| Quote #1
Mr. Hindley came home to the funeral; and – a thing that amazed us, and set the neighbours gossiping right and left – he brought a wife with him. What she was, and where she was born, he never informed us: probably, she had neither money nor name to recommend her, or he would scarcely have kept the union from his father. (6.1-2)
Frances joins the unwelcoming Earnshaw clan. Though unknown and without family or fortune (just like Heathcliff), she has managed to win Hindley's affections. Curiously, this is one of the only mentions of neighbors. Who knew there was anyone else out there on the moors?
| Quote #2
He drove him from their company to the servants, deprived him of the instructions of the curate, and insisted that he should labour out of doors instead; compelling him to do so as hard as any other lad on the farm. (6.9)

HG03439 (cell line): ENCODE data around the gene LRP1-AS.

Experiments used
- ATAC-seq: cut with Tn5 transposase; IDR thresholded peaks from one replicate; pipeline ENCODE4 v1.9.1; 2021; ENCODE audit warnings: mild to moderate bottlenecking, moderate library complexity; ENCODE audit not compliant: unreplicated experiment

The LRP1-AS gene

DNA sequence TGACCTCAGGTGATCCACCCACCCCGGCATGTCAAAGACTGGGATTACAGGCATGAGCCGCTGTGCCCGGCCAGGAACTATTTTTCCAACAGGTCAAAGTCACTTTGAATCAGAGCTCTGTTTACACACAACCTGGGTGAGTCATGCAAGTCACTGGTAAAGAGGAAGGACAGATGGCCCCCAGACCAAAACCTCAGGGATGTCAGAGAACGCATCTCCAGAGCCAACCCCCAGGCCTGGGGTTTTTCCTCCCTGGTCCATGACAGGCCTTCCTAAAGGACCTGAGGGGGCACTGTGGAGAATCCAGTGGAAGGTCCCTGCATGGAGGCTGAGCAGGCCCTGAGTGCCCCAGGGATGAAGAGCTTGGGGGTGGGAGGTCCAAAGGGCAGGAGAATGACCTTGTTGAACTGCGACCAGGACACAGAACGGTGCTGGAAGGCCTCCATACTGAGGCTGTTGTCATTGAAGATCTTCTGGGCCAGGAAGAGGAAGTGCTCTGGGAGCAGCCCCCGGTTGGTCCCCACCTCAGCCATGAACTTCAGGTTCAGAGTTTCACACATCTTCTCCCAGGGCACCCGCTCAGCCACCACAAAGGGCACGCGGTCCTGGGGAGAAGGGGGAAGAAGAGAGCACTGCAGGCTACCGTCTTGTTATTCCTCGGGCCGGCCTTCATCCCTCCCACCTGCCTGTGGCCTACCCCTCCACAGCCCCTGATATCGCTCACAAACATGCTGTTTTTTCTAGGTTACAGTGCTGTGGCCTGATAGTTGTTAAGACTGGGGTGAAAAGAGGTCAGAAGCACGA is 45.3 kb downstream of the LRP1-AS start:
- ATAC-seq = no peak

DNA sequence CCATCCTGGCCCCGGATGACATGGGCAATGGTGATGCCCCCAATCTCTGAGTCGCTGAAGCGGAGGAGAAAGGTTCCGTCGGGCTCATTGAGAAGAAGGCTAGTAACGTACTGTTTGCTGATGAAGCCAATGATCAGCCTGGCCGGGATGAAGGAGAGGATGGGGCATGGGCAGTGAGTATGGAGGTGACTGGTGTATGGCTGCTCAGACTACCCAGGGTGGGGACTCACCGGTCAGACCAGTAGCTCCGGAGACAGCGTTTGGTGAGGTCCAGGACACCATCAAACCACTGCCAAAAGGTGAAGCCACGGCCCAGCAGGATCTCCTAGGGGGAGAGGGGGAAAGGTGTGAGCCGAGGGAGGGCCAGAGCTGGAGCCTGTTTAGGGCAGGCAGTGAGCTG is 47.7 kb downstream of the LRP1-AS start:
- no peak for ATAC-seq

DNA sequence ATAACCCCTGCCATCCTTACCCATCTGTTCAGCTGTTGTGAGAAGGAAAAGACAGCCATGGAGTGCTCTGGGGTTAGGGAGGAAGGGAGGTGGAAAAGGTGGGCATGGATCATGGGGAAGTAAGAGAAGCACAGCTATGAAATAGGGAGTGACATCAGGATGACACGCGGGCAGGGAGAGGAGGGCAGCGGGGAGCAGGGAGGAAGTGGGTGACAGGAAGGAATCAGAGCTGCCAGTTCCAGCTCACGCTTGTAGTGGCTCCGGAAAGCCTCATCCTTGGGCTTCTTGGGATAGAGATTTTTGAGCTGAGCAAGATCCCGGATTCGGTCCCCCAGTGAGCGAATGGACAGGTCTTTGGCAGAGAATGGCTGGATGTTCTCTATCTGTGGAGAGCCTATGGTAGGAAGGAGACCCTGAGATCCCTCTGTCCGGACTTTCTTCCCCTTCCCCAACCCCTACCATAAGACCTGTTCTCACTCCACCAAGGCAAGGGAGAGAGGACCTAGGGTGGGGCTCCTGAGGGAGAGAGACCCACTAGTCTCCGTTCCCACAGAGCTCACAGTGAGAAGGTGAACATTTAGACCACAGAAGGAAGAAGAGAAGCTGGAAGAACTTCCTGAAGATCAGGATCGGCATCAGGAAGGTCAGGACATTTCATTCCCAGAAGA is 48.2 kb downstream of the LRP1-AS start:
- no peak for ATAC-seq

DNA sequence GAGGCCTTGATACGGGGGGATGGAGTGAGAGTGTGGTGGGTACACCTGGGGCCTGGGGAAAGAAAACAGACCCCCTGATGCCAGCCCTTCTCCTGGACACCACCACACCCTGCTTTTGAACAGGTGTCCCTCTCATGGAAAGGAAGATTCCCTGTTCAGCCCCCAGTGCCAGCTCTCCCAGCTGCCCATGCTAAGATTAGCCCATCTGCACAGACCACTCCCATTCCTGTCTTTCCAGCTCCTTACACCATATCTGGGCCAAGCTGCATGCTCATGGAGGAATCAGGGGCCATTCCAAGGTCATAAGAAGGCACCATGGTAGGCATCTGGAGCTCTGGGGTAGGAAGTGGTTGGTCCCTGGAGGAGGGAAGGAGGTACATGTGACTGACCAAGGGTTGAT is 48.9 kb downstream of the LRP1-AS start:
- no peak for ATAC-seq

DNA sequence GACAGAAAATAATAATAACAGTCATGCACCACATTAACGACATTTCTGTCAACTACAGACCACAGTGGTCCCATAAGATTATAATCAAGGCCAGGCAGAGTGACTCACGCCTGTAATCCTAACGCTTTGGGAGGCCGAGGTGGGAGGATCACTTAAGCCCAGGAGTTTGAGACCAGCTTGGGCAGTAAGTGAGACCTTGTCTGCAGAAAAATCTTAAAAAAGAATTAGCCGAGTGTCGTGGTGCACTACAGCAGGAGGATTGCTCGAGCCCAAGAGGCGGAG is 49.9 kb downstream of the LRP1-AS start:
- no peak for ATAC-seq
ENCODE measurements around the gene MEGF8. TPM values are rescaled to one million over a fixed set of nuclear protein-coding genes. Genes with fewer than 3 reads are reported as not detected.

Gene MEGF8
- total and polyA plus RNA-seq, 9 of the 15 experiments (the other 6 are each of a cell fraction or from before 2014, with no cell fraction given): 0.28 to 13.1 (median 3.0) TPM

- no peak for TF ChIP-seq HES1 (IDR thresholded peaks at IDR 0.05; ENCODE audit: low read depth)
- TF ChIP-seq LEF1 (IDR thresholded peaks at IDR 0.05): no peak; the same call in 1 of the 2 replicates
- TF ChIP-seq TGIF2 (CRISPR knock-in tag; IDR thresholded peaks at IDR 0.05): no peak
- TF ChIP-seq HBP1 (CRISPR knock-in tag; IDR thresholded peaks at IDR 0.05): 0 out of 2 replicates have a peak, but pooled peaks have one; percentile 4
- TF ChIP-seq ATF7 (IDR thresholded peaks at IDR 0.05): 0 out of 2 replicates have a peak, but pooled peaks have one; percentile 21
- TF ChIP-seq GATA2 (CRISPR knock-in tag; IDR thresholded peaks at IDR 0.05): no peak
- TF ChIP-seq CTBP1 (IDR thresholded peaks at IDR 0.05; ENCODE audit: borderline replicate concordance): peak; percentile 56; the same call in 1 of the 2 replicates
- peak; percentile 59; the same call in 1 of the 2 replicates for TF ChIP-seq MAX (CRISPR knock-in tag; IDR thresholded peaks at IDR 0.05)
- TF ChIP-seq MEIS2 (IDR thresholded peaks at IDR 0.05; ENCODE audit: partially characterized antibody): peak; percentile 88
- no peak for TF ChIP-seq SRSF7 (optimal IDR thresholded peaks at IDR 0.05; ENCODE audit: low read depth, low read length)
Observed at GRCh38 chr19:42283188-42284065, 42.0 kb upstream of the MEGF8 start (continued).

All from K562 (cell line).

Hindley's project to punish his father's favorite begins as soon as the old man dies. To make Heathcliff a farmhand, bereft of education (instructions), is to put him in the lowest possible position. The gentry never work with their hands.
| Quote #3
[. . .] instead of a wild, hatless little savage jumping into the house, and rushing to squeeze us all breathless, there 'lighted from a handsome black pony a very dignified person, with brown ringlets falling from the cover of a feathered beaver, and a long cloth habit, which she was obliged to hold up with both hands that she might sail in. (7.1)
After staying at Thrushcross Grange, the untamed Catherine has become a changed woman, now superior to the lowly Heathcliff. This is the future Catherine Linton, now forever out of reach to Heathcliff.